Generally, the revealed patterns are more pronounced — both in terms of magnitude and statistical significance — for the adoption of a green strategy compared to having a green manager. This can be explained by the role of headquarters and the international standardisation of firms’ processes. A green manager is an additional cost factor and foreign firms might prefer to have only one. A green strategy, however, is easier to implement and easier to supervise.
Further, the revealed relation between foreign ownership and green management practices differs by industry. Foreign-owned firms in the manufacturing sector are more likely to have green management practices compared to firms with foreign ownership in the service sector. These results can be explained by the fact that manufacturing sector firms are, in general, more centrally organised and firms’ headquarters have relatively stronger control in manufacturing sector firms. So far, the patterns shown are average effects for firms located in countries at very different stages of economic development.
FDI vs green management practices
Usually, countries’ environmental regulations and performances improve with development. In line with this, it is likely that differences in the predicted relation between green management practices and foreign ownership depend on the income level of the country where a firm is located. Theoretically, firms in less developed economies, which are generally less competitive in terms of access to a skilled labour force or state-of-the-art technology, might particularly benefit from FDI. However, we find that the positive effect of FDI on green management practices is more pronounced in relatively more advanced economies and not detectable for firms in relatively less developed economies. Figure 2 shows the effect of FDI on the probability of having a green strategy depending on the level of development measured by gross national income per capita.
Figure 2: Effect of FDI on probability of having a green strategy, depending on level of development
While the effect is almost zero for lower-middle-income (LM) countries, it turns positive and significant for some upper-middle-income (UM) countries and increases to 5–15 percentage points for high-income (H) countries.
The latter effect points to a possible environmental premium of European integration, because the relatively more advanced economies under investigation are EU countries in eastern Europe, such as Poland, Estonia and the Czech Republic. Firms in these countries seem to derive a disproportionate environmental benefit from foreign ownership. Conversely, firms in lower-middle income countries, such as the Kyrgyz Republic, Morocco or Uzbekistan, do not seem to have this environmental benefit from foreign ownership.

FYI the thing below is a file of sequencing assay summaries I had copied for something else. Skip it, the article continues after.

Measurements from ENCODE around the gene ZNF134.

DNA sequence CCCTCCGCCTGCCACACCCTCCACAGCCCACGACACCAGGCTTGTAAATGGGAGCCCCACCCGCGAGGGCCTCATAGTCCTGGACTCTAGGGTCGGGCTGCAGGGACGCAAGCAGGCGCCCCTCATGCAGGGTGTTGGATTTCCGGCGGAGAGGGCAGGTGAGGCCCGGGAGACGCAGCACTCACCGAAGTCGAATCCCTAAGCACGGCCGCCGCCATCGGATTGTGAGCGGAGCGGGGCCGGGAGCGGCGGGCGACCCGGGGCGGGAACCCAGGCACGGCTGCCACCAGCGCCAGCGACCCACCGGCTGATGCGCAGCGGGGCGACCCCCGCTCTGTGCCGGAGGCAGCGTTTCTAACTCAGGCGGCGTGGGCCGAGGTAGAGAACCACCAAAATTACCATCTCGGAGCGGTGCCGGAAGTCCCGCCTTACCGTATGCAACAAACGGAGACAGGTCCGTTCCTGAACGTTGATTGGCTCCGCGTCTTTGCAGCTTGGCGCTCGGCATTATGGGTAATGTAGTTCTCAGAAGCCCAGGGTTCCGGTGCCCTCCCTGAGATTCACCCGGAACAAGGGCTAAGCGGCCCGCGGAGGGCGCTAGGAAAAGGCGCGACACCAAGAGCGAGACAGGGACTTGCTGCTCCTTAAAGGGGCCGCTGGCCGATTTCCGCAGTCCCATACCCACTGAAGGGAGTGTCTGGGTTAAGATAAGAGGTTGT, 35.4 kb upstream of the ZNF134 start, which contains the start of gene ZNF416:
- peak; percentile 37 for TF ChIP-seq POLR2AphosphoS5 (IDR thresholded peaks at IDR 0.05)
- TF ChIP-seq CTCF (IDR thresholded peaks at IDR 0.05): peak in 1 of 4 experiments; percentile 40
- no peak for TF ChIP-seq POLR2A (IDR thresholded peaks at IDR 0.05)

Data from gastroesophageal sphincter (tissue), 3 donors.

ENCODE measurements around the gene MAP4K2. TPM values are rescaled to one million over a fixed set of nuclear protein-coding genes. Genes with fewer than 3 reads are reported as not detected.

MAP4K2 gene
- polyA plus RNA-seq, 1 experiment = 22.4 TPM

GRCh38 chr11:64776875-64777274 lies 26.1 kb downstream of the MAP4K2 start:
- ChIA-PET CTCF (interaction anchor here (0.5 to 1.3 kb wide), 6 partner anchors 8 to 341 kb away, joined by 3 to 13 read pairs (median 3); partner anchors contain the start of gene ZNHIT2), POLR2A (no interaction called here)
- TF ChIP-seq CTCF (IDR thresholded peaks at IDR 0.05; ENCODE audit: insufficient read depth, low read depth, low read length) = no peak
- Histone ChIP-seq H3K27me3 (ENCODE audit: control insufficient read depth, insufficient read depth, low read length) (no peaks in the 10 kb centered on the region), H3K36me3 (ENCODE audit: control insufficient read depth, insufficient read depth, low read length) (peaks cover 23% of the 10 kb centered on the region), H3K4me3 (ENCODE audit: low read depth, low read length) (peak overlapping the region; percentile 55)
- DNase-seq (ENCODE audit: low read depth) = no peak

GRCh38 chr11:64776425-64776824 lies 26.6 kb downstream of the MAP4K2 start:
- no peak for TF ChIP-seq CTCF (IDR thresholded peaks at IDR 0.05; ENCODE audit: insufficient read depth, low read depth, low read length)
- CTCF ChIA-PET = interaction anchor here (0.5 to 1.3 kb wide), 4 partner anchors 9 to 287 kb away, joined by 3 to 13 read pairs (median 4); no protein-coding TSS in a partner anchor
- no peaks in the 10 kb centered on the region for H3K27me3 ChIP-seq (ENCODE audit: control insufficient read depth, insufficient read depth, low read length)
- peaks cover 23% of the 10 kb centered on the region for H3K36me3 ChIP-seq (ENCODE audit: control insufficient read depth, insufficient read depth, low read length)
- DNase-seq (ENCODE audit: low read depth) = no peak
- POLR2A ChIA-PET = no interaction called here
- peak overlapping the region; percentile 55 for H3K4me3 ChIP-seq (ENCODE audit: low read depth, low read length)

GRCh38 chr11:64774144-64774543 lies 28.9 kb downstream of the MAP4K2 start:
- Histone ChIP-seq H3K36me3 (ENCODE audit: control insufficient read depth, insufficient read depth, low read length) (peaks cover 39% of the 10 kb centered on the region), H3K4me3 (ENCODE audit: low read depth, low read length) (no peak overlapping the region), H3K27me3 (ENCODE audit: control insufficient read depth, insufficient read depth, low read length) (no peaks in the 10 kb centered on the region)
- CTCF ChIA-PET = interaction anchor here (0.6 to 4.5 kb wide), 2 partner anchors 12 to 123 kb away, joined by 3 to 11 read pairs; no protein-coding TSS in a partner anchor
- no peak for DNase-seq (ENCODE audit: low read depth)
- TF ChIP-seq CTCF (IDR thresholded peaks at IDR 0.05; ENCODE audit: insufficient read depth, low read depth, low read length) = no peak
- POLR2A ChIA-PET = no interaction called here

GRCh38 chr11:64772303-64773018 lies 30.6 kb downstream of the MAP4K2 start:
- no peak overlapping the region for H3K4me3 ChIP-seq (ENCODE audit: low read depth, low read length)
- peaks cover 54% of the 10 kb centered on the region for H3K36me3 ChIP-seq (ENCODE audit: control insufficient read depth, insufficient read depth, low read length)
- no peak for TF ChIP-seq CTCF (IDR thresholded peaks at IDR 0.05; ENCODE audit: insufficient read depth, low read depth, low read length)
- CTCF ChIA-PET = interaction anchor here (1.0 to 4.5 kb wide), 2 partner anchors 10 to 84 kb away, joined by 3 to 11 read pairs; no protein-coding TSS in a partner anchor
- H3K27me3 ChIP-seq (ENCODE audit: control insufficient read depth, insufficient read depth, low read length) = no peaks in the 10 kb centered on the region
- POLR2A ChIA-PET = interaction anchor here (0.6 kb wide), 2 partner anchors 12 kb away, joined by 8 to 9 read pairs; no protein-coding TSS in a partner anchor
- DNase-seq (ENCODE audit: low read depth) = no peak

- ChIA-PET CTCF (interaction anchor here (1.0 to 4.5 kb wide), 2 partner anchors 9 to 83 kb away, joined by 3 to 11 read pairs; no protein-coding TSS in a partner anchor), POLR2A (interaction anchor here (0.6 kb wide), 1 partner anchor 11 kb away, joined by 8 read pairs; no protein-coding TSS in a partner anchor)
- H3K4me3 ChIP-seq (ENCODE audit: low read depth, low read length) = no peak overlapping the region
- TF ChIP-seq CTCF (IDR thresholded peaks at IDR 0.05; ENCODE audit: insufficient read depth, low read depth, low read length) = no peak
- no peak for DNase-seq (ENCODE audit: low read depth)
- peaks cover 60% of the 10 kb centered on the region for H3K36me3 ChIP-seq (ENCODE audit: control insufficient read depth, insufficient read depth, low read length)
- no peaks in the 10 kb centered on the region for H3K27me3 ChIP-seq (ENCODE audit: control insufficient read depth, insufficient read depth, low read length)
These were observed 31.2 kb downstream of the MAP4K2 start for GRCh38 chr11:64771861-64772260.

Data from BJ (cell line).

This pattern can be explained by differences in environmental regulations and capacities in the host countries. Regulations and other characteristics in the source country of FDI are also likely to play a role. For example, FDI in eastern European countries originates, to a large extent, from other European countries being subject to relatively stringent environmental regulations and with strong stakeholder pressure.
Green gifts from abroad
Recent research indicates that foreign ownership positively relates to firms’ environmental performance. Our findings highlight a crucial mechanism for this relation, namely that foreign-owned firms are more likely to have green management practices in place, which in turn translate into cleaner production.
Overall, we conclude that FDI can accelerate the green transformation of the private sector. However, the finding is not observable for firms in less developed economies. Accordingly, complementary measures, such as strengthening institutions and tightening environmental regulations, remain crucial for countries’ green transformation and determine the relation between foreign ownership and green management practices.
Peter Kannen is a researcher at the Helmut Schmidt University Hamburg. Finn Ole Semrau and Frauke Steglich are researchers at the Kiel Institute for the World Economy.
This article is based on Kannen P, Semrau FO & Steglich F. 2021. Green gifts from abroad? FDI and firms’ green management. Kiel Working Paper No. 2200
This article first appeared in the February/March 2022 print edition of fDi Intelligence. View a digital edition of the magazine here.